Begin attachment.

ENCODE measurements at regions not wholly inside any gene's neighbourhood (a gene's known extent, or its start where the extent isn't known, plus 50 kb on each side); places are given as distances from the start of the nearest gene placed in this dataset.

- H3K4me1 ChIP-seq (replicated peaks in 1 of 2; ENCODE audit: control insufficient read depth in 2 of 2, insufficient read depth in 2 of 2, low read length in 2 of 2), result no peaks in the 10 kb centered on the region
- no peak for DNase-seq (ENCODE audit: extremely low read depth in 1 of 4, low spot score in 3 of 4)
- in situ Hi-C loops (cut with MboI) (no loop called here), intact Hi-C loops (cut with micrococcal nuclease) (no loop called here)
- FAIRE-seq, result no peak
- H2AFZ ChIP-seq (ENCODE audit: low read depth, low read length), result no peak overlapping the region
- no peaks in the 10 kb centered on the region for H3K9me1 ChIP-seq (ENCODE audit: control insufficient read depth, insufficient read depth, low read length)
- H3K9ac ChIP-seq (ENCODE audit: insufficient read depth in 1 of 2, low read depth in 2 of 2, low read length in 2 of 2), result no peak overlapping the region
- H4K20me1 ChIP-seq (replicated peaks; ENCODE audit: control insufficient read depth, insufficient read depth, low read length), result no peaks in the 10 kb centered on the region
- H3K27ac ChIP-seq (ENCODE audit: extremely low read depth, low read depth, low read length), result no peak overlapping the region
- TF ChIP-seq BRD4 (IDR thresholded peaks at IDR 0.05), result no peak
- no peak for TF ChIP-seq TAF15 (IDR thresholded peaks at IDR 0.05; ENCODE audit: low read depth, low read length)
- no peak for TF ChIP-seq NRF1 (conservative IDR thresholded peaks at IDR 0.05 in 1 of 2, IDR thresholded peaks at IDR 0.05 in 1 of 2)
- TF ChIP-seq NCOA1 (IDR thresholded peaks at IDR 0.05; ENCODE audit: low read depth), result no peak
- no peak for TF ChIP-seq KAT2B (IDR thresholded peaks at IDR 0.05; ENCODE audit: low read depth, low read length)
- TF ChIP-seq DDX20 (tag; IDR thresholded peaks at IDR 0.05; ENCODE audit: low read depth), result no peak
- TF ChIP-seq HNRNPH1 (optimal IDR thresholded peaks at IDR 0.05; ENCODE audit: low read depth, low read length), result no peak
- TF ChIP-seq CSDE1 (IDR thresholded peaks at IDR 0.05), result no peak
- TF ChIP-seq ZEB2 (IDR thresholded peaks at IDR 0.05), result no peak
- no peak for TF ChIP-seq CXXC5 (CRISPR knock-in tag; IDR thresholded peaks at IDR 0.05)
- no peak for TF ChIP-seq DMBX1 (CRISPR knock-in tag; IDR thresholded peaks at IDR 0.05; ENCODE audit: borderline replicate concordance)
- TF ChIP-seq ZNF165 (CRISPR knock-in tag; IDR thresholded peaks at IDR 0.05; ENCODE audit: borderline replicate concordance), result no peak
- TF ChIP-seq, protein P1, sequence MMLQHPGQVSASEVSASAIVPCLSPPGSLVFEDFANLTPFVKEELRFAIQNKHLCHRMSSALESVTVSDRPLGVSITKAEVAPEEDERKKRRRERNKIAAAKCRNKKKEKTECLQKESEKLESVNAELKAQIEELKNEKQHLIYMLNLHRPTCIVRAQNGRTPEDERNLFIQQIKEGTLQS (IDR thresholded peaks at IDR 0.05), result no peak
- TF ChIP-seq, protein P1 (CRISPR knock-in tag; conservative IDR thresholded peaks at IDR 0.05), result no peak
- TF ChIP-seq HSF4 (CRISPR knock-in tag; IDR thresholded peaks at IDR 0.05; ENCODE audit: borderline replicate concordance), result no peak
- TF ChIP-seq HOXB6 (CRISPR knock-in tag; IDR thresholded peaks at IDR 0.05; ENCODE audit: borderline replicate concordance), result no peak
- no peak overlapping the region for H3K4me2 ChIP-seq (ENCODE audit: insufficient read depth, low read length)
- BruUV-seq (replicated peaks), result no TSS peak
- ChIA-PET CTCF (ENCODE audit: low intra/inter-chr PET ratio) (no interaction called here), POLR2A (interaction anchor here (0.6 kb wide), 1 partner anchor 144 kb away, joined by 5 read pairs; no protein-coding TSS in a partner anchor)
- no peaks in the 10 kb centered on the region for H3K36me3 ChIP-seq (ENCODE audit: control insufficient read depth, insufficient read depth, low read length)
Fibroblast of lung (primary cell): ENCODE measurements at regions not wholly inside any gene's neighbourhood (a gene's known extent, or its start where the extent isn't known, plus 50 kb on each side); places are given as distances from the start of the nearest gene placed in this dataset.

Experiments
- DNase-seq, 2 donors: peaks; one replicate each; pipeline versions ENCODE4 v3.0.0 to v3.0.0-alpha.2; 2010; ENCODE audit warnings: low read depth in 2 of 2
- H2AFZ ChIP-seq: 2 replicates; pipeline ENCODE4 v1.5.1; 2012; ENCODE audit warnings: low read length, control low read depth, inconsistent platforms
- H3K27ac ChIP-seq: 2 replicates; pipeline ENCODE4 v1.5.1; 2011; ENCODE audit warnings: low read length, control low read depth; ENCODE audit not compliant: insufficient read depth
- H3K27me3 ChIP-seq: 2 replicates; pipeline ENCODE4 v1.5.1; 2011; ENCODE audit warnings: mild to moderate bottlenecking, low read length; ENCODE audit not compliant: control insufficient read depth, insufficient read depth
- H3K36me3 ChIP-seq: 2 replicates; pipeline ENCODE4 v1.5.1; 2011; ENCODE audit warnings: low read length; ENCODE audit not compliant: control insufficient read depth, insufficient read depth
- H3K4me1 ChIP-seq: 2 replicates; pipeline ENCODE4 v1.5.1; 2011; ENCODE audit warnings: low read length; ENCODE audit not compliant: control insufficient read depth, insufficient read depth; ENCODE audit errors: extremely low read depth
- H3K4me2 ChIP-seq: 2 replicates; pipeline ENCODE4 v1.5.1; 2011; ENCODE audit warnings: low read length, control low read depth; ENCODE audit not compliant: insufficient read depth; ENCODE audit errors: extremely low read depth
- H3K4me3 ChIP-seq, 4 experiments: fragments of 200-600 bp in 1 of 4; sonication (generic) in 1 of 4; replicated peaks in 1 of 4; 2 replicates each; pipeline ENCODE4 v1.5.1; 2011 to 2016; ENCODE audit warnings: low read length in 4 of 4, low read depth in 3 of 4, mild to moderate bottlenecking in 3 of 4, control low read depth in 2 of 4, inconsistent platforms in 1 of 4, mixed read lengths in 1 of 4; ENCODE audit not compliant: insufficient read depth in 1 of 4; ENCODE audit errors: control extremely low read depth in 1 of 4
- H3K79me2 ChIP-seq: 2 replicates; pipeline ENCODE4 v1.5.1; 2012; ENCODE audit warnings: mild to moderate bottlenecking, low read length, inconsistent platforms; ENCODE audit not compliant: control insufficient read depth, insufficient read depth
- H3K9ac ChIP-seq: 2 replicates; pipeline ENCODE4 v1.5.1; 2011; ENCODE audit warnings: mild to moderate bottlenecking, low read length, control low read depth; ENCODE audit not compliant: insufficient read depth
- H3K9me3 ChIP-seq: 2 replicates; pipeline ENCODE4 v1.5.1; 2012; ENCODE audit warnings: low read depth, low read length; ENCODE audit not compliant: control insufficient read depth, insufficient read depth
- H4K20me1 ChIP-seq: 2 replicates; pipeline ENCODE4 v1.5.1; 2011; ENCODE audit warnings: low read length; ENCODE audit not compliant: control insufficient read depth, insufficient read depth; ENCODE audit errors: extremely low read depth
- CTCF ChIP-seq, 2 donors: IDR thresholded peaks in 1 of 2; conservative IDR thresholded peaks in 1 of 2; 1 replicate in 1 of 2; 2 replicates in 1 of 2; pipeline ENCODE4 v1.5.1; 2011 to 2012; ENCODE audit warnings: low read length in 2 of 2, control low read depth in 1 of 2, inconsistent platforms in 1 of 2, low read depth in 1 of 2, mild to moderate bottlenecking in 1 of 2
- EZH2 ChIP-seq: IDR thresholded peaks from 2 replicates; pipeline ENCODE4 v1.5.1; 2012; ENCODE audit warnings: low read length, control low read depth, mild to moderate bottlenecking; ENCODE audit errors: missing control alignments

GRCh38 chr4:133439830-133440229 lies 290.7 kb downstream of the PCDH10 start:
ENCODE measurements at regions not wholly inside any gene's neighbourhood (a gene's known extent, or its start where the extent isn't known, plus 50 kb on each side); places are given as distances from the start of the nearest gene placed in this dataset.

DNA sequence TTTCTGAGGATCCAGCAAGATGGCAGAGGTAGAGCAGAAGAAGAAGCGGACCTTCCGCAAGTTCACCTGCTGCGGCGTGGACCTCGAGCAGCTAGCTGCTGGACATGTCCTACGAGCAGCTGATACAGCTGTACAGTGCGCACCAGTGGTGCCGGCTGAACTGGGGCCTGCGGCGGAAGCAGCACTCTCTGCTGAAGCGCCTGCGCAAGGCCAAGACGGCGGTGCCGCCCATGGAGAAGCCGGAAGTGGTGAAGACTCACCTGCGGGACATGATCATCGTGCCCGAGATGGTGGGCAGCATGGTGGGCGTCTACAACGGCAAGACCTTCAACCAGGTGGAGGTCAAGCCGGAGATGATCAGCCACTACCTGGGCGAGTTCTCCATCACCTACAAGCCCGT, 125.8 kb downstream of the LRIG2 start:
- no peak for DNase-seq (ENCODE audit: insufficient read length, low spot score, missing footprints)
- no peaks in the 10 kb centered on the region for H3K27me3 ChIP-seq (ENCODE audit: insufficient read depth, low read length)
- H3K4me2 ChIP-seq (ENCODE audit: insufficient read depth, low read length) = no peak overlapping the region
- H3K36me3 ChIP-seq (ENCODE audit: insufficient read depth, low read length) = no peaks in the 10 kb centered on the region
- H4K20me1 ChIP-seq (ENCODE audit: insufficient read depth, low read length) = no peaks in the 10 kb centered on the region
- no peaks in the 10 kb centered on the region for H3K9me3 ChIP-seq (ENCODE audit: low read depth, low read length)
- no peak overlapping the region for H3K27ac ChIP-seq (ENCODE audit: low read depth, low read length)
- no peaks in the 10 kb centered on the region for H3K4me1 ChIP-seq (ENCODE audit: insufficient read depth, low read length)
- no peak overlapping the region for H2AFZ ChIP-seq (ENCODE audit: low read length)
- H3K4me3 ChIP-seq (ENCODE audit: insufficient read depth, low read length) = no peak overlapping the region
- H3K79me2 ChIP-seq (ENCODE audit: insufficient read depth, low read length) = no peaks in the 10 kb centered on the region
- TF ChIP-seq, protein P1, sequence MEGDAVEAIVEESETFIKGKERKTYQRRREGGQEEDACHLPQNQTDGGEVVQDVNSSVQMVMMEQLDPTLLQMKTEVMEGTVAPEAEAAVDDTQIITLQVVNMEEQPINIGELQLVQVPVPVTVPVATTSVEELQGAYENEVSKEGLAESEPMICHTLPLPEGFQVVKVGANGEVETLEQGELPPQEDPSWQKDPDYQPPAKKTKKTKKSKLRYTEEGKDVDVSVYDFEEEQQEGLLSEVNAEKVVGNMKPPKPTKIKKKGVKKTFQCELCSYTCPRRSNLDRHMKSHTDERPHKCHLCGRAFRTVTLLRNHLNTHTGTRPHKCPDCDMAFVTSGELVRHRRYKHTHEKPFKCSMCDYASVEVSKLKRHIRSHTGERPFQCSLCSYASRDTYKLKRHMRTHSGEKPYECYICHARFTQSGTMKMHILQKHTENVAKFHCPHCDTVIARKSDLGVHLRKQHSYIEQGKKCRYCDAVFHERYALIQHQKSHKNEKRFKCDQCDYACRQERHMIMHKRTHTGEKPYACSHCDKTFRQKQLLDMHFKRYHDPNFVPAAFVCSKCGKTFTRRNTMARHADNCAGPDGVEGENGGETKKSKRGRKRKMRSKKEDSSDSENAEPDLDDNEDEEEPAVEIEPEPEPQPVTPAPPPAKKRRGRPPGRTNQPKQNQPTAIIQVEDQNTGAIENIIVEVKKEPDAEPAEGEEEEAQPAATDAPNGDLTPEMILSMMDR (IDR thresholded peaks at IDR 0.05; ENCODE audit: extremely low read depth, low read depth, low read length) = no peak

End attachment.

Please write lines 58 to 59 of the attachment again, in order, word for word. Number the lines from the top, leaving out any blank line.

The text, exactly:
- no peak overlapping the region for H2AFZ ChIP-seq (ENCODE audit: low read length)
- H3K4me3 ChIP-seq (ENCODE audit: insufficient read depth, low read length) = no peak overlapping the region